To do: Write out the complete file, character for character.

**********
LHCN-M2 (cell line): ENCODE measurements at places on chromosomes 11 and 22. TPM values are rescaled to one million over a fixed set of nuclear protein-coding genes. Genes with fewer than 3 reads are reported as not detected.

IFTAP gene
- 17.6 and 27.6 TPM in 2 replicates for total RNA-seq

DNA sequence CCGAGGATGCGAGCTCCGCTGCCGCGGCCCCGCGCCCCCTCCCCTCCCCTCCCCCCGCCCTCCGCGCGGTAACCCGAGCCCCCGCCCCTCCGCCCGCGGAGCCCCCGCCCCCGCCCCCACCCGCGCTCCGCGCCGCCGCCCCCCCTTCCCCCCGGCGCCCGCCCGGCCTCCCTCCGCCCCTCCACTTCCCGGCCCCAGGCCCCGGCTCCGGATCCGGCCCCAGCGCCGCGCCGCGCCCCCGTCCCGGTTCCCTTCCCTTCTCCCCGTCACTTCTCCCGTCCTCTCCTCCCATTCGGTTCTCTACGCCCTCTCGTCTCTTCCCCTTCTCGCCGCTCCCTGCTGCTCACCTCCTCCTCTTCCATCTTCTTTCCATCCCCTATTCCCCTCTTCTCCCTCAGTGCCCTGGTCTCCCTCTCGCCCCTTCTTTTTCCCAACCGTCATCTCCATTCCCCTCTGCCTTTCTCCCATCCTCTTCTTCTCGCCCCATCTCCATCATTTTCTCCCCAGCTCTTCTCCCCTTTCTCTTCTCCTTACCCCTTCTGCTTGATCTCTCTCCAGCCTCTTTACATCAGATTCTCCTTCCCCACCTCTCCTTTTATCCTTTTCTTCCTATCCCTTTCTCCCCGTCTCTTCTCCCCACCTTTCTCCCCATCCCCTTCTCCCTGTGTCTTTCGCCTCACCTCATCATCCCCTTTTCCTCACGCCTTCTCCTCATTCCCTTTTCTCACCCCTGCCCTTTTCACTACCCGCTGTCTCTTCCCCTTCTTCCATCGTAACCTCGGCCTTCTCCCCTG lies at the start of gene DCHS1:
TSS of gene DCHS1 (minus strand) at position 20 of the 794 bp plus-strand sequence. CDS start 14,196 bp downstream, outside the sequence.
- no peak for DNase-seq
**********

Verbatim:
LHCN-M2 (cell line): ENCODE measurements at places on chromosomes 11 and 22. TPM values are rescaled to one million over a fixed set of nuclear protein-coding genes. Genes with fewer than 3 reads are reported as not detected.

IFTAP gene
- 17.6 and 27.6 TPM in 2 replicates for total RNA-seq

DNA sequence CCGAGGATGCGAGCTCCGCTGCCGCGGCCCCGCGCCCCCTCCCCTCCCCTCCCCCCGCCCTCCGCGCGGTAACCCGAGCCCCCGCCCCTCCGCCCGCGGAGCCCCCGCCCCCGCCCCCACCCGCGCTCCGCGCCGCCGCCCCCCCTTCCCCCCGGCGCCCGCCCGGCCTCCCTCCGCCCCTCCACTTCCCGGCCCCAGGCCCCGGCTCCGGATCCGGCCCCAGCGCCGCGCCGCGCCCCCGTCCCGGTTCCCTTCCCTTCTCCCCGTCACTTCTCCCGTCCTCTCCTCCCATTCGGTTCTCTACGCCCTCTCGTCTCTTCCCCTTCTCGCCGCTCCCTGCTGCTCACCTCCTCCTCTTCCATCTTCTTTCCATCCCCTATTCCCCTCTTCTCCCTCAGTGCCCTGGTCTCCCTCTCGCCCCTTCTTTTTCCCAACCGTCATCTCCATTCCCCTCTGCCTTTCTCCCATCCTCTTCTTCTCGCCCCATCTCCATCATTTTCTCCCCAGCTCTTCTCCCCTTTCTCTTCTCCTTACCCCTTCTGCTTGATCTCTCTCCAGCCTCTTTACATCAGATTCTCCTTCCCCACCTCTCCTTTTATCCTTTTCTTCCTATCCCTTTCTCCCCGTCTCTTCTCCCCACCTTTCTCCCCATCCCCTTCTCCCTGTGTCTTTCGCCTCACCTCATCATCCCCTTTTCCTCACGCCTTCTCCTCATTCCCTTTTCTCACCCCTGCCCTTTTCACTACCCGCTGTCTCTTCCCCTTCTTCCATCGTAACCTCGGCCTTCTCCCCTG lies at the start of gene DCHS1:
TSS of gene DCHS1 (minus strand) at position 20 of the 794 bp plus-strand sequence. CDS start 14,196 bp downstream, outside the sequence.
- no peak for DNase-seq